These notes will form the basis of company conferences. They must be brought to the notice of every man in the Battalion. Sufficient copies are issued on the scale of 1 per Officer and Sgt.
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Arras-The Third Battle of the Scarpe-The battalion in front of Cherisy-Transferred to the Salient-The battles of Ypres,1917-Pilckem-Resting at Rubrouck-The First Battle of Passchendaele-The 8th Battalion disbanded at Rousbrugge.
At the close of April (1917) the 18th Division, having been transferred from G.H.Q. Reserve to the VIIth Corps, concentrated in the neighbourhood of Arras. The arrival of the 8th Battalion brought the number of Suffolk battalions in that area up to five, the 2nd, 4th, 7th and 11th having already been engaged in the opening battles of the Arras offensive. Shortly after reaching Neuville-Vitasse, the 18th Division received operation orders for the third battle of the Scarpe - a well planned scheme of vast pretensions.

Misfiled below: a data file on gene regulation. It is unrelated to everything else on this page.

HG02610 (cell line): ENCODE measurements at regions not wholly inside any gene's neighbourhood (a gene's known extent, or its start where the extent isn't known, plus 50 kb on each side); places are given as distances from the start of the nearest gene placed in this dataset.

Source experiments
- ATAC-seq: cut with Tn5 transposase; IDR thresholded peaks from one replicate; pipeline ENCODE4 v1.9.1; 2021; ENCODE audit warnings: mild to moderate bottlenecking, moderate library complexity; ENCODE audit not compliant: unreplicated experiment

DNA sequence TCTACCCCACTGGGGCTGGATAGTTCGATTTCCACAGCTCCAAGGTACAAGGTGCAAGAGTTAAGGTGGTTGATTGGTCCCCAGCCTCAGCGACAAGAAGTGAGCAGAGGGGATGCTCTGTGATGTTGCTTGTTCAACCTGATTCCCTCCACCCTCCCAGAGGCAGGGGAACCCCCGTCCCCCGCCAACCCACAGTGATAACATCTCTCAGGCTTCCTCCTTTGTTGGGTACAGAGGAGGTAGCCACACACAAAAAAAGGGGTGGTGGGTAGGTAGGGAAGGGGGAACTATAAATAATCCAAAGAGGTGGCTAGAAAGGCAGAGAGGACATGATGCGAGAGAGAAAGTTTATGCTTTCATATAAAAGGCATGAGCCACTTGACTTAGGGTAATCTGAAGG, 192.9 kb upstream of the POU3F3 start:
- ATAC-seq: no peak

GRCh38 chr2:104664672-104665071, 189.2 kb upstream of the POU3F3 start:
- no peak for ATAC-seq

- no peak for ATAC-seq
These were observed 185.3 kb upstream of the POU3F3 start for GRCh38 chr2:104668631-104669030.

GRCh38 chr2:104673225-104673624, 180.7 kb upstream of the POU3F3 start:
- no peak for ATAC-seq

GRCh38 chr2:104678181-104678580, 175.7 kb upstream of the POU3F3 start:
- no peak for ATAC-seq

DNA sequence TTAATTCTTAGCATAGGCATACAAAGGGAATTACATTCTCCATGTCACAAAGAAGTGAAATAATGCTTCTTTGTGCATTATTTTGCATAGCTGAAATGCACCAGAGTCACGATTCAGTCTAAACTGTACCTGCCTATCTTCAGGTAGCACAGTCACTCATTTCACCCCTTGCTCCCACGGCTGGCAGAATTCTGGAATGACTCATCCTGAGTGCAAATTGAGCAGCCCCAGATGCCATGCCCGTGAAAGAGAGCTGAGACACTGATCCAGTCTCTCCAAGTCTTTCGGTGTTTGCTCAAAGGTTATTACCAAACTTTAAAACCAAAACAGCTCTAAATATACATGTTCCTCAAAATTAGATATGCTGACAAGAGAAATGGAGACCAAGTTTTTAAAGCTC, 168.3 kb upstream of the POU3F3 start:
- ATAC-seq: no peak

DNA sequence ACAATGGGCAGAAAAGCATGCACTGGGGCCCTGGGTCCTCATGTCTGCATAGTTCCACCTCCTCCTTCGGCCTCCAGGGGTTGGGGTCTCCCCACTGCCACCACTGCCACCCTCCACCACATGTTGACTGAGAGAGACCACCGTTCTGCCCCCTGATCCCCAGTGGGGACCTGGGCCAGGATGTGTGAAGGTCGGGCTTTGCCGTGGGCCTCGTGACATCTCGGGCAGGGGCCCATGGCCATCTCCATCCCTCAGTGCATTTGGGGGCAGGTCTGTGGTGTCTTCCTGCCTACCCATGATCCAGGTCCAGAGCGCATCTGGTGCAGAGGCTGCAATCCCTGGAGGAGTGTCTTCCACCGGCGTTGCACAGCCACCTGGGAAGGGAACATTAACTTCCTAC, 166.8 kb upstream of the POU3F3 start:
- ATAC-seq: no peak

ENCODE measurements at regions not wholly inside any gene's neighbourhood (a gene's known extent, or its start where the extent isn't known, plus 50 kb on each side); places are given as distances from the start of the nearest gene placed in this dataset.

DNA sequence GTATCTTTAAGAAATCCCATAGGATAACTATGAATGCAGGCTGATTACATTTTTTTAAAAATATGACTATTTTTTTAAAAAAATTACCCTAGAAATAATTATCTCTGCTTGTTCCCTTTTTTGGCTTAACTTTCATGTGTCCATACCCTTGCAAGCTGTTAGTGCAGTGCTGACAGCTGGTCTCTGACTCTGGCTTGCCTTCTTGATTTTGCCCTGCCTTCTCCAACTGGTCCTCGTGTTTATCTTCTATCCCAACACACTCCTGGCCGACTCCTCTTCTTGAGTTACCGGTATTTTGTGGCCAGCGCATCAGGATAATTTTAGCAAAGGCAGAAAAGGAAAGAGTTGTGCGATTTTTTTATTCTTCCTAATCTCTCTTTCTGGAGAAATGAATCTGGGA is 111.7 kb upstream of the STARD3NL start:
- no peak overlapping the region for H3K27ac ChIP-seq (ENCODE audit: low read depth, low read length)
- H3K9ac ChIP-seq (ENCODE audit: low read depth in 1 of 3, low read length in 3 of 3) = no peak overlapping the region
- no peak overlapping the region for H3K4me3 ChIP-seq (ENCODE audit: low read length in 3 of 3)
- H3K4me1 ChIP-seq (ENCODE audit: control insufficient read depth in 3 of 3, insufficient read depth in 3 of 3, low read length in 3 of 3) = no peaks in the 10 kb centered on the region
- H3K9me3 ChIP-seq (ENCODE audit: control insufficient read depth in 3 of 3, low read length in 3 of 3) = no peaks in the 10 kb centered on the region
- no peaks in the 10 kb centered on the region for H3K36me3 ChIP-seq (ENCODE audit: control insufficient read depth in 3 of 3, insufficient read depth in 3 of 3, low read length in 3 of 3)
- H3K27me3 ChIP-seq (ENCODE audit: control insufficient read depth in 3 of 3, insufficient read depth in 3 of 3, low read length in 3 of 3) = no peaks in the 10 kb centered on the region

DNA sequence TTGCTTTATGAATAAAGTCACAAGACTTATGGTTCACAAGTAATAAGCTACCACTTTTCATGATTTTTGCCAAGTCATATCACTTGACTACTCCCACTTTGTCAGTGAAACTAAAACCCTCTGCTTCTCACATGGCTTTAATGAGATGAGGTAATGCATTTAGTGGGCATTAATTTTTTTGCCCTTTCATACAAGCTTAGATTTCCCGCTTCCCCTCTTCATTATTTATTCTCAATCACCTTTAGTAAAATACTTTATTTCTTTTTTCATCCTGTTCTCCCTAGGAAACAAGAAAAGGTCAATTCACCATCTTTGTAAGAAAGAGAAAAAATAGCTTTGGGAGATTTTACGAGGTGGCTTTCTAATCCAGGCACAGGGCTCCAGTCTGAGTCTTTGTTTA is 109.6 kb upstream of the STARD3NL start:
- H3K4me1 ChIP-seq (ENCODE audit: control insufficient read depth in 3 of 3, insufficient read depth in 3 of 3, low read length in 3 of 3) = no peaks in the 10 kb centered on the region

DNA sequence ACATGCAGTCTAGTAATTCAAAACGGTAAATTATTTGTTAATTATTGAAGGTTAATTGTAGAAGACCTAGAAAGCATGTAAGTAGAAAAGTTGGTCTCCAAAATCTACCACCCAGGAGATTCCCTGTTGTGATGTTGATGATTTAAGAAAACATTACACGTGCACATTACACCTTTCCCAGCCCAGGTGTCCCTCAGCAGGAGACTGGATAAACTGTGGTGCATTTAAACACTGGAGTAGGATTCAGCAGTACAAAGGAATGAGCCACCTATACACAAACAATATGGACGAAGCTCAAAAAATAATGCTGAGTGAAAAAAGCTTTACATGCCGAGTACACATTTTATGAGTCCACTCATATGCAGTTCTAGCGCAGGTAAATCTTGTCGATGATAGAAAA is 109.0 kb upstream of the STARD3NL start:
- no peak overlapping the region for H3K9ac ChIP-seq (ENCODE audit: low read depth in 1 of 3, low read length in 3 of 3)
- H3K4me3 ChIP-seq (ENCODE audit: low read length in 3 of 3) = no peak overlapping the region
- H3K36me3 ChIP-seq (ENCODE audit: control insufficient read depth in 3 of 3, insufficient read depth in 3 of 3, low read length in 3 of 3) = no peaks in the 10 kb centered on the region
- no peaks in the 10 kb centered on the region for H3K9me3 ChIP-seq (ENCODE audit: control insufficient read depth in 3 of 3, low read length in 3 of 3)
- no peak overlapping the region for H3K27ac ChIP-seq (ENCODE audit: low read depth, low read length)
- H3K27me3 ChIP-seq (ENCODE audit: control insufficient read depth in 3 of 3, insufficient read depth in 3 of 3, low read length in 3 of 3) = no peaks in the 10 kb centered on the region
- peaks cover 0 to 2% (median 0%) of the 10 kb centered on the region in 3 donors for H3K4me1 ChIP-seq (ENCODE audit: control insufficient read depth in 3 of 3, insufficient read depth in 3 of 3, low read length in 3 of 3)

After the moon had set, and in the darkness before the dawn of May 3, the long lines of troops were set in motion. The 18th Division attacked with two brigades, one of which (55th) captured Cherisy and advanced to a depth of about three thousand yards. Along the front immediately to the north and south of that village matters had not gone so smoothly, and the 55th Brigade, with both flanks in the air, was forced to withdraw to its original position. While the 53rd Brigade (in support) was moving up in broad daylight and in full view of the enemy, it came under heavy artillery fire, the battalion sustained numerous casualties, including 2nd Lieut.E.R.R.Peck, M.C., killed, and Lieut.Col.Hill, slightly wounded. About noon the Germans counter-attacked vigorously, retaking Cherisy after much bitter fighting and remaining in possession".